10. Use the Teacher Handout: Activist Profile Rubric to review students’ profiles (also allow the students to assess themselves). Consider whether students’ profiles synthesize information from a variety of sources to highlight Ameena’s key accomplishments, goals, and challenges.

ASSESSMENT ESSAY

As stated in the pre-screening discussion “violence is a part of our daily lives.” Based on what you’ve learned, what qualities do you possess that would help you to contribute as a violence interrupter in your own community? How is your community’s affected by violence? How are women, specifically, affected by violence? What actions would you choose to take as a violence interrupter? Who would you work with? What outcome(s) would you hope to achieve?

  1. To encourage further understanding of the impact of the youth homicide statistics from the pre-screening activity, explain that violence has a profound impact on the lives of young people, their families, friends, communities, and society in general. Divide students into groups of three to five and distribute chart paper. Instruct them to create three webs: Individuals, Families, and Communities. Ask them to brainstorm the ways in which individuals, families, and communities are affected by the statistics they examined. Suggestions may include:

    • Individuals: injury, death, trauma, anxiety, fear, depression, substance abuse, interference with academic achievement/graduation rate, increased incarceration rates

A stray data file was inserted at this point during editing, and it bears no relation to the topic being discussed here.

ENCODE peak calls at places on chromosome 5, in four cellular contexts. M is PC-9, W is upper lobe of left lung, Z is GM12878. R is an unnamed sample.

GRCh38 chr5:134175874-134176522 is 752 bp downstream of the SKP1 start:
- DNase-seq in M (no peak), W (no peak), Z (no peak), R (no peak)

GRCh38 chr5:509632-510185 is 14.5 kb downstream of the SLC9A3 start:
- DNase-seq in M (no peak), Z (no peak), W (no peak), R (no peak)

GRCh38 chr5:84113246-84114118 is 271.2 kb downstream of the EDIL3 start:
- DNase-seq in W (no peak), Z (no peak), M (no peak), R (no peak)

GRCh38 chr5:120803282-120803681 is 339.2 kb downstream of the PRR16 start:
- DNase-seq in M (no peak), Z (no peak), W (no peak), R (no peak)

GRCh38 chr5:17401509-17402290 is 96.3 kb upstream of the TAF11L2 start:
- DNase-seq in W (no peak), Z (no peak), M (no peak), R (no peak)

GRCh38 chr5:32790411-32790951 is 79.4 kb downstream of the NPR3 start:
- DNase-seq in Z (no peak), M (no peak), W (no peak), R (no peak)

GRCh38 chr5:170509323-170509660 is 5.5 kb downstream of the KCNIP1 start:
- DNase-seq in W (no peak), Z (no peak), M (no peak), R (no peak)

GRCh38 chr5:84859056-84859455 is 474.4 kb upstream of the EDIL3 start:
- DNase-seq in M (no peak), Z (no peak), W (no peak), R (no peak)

• Families: family stress and instability, parents worrying about their children
    • Communities: increased costs for medical care, law enforcement, social services, lost economic productivity, decrease in property values

    Have students create informational brochures on the “cost of violence.” Students can visit the CDC’s website to access statistics on the economic cost of youth violence.

  2. In order to get students thinking about their point of view regarding prevention and intervention strategies, do a “Stand and Declare” activity. Write “strongly agree” and “strongly disagree” on two pieces of paper and post them up at the opposite ends of the classroom. Explain that you will read a statement then students will stand on the spot between the two extremes that represents their stance. Once students have chosen their spot, ask three or four volunteers to explain why they chose their stance. After hearing the viewpoints expressed, ask if anyone wants to move to a different spot. Remind students to listen to the speaker and to voice their opinions respectfully. Once students understand how the activity works, read the following statements:

    • Police should arrest young people who commit violent crimes, so they understand that out-of-control behavior won’t be tolerated.
    • The courts should hold parents responsible for the illegal behavior of their children.
    • Communities should organize to help, using the churches, parents, and neighborhoods, engaging former gang members and ex-convicts to reach violent young people.
  3. CeaseFire founder, Gary Slutkin, compares street and gang violence to infectious diseases like tuberculosis and AIDS. His strategy is to go to the source of the infection and interrupt the transmission of violence. Ask students to read Alex Kotlowitz’s New York Times Magazine article, “Blocking The Transmission of Violence” then have them design a storyboard for the public health violence prevention model. Each frame should show how the cycle of retaliatory violence escalates, but can be interrupted by alternatives to shooting. Students can use multimedia tools, such as Prezi, to create their storyboards.